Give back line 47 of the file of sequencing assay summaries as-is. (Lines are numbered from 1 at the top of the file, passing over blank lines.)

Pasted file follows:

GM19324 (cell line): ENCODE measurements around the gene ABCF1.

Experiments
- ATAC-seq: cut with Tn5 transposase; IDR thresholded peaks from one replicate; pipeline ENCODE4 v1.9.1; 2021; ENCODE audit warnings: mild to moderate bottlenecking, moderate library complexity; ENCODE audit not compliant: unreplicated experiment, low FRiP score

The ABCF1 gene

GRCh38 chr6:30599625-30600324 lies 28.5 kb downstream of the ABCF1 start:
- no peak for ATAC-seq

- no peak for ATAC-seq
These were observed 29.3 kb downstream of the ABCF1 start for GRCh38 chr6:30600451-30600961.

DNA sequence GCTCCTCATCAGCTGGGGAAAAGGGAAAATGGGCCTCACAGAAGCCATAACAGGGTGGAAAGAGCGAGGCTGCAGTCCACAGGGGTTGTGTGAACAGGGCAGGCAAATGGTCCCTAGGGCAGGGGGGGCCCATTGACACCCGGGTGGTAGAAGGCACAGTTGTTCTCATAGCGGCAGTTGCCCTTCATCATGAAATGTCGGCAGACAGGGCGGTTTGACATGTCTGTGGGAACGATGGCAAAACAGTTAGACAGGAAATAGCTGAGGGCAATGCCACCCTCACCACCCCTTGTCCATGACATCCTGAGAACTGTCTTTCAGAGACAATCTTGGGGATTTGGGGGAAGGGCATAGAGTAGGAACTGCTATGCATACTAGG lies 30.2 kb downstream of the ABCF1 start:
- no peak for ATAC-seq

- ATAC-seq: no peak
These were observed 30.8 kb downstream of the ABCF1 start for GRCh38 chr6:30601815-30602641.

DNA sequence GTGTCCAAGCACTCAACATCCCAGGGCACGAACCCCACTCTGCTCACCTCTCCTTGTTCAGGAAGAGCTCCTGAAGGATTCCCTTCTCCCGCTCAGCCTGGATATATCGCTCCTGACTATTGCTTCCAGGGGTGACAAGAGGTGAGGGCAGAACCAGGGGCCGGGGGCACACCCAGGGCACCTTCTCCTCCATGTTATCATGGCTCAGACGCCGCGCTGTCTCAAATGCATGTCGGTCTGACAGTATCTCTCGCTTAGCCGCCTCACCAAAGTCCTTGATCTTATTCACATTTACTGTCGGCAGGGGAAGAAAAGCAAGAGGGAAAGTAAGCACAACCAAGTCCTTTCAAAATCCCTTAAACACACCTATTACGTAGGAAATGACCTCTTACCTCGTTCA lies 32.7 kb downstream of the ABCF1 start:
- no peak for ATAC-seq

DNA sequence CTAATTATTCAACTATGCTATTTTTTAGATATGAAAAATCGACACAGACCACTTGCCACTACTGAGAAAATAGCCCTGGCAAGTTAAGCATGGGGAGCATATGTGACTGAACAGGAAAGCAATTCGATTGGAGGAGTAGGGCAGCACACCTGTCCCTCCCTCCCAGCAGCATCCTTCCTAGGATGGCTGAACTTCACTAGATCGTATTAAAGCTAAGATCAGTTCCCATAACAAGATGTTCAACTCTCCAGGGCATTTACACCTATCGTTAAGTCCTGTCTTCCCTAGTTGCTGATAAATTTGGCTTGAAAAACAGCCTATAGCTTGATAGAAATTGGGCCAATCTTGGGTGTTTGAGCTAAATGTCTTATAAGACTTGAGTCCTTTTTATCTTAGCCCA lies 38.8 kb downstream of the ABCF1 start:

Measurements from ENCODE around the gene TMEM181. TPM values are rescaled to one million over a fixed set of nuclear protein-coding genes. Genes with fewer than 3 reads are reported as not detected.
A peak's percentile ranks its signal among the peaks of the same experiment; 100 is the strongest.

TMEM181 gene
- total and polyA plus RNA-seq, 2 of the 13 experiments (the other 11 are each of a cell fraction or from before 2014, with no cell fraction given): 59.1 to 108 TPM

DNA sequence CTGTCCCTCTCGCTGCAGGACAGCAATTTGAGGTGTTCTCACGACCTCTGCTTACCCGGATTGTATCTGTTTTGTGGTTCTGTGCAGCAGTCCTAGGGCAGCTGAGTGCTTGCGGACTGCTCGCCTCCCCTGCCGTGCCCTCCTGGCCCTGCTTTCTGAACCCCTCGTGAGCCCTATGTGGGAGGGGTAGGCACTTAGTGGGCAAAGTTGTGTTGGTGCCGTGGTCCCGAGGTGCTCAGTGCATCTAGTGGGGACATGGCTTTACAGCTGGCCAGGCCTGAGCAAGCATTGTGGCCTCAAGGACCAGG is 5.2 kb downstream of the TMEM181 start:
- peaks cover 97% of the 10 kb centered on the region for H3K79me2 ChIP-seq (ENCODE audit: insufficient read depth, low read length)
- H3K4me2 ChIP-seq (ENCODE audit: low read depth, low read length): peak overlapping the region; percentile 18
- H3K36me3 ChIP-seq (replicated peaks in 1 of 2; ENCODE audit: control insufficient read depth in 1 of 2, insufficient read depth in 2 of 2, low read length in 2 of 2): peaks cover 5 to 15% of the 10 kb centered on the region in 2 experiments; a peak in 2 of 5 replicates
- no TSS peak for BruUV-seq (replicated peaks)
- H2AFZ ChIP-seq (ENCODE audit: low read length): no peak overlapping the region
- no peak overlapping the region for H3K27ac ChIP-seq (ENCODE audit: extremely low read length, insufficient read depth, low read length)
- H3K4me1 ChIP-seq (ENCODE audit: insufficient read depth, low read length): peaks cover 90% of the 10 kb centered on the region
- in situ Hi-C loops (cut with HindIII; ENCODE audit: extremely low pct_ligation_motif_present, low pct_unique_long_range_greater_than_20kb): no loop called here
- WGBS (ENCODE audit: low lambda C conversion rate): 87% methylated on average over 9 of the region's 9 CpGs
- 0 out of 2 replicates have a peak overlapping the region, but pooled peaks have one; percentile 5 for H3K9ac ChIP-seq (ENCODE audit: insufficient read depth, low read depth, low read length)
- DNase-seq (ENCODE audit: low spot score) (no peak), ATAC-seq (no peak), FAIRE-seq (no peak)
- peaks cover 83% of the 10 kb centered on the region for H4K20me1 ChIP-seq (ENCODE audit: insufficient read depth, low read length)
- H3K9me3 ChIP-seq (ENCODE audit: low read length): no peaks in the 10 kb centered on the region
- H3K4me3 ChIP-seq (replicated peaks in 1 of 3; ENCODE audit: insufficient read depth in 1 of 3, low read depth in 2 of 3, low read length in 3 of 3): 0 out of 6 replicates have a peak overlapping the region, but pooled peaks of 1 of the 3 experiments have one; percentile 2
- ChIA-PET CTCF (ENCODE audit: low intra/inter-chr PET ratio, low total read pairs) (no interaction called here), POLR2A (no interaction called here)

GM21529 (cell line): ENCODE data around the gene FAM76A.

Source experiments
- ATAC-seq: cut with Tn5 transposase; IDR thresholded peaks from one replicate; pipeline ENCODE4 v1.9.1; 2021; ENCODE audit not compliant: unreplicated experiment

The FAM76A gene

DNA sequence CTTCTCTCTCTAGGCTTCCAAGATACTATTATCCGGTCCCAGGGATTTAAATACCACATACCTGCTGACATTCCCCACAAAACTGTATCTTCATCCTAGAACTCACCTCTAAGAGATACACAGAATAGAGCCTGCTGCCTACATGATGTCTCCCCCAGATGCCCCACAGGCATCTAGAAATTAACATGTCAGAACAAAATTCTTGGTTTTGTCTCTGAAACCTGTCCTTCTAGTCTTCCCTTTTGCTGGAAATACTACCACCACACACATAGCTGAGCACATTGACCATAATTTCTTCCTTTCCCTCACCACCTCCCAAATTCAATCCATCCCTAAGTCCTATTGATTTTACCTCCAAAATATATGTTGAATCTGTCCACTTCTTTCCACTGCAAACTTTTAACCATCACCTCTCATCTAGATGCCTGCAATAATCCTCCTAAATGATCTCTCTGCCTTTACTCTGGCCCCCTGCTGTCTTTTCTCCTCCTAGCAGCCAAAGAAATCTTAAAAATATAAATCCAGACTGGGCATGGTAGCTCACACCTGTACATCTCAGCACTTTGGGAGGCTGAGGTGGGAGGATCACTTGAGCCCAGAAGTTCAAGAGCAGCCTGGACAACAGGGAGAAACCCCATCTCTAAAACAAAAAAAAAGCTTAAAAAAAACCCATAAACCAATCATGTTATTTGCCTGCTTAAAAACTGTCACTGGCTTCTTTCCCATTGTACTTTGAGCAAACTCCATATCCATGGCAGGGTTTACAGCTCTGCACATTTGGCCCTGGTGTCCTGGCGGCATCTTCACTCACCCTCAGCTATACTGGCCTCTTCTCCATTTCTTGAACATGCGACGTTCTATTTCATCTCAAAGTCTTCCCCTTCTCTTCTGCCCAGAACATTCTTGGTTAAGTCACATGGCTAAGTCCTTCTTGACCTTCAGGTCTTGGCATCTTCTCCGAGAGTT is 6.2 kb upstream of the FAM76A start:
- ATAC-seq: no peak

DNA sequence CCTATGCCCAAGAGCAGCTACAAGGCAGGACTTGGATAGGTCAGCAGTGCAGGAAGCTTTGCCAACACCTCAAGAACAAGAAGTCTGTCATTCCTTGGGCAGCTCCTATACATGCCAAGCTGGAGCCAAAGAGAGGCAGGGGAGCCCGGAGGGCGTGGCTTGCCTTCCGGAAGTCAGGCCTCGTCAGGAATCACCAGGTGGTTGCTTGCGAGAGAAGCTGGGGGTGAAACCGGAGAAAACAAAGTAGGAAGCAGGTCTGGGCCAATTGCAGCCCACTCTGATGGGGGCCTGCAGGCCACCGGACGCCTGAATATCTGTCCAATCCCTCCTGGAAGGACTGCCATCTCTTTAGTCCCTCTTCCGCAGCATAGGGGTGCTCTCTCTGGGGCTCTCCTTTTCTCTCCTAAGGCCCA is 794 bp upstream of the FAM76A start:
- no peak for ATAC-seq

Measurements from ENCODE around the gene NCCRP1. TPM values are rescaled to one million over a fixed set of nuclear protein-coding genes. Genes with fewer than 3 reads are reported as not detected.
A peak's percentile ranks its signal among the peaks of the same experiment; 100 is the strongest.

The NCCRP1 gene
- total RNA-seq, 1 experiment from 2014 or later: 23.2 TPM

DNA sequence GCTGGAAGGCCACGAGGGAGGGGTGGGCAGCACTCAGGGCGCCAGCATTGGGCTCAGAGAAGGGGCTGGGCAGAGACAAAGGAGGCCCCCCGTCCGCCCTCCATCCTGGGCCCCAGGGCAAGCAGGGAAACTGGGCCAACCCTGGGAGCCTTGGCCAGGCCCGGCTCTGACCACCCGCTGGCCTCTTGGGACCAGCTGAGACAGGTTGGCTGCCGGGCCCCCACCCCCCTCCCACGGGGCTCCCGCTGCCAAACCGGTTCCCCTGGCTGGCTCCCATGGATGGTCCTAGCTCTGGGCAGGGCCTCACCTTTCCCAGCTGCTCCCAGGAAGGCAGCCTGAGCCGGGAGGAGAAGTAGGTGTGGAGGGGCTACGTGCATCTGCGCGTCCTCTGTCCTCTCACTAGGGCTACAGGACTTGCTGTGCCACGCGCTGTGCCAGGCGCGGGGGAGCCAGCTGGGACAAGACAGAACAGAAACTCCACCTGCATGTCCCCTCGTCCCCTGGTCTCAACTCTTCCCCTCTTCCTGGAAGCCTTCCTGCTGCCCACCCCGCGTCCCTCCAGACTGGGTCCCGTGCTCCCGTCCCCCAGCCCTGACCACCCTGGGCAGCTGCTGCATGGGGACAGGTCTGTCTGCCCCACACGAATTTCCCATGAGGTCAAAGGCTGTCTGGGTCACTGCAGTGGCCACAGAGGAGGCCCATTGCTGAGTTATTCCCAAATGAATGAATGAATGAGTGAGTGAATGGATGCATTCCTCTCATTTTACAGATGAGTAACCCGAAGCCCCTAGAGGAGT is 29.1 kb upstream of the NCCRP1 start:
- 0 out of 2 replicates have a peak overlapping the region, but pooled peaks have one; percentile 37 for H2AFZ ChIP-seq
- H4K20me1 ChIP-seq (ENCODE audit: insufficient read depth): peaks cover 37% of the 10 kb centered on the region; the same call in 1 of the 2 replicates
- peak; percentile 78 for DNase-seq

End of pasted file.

- total RNA-seq, 1 experiment from 2014 or later: 23.2 TPM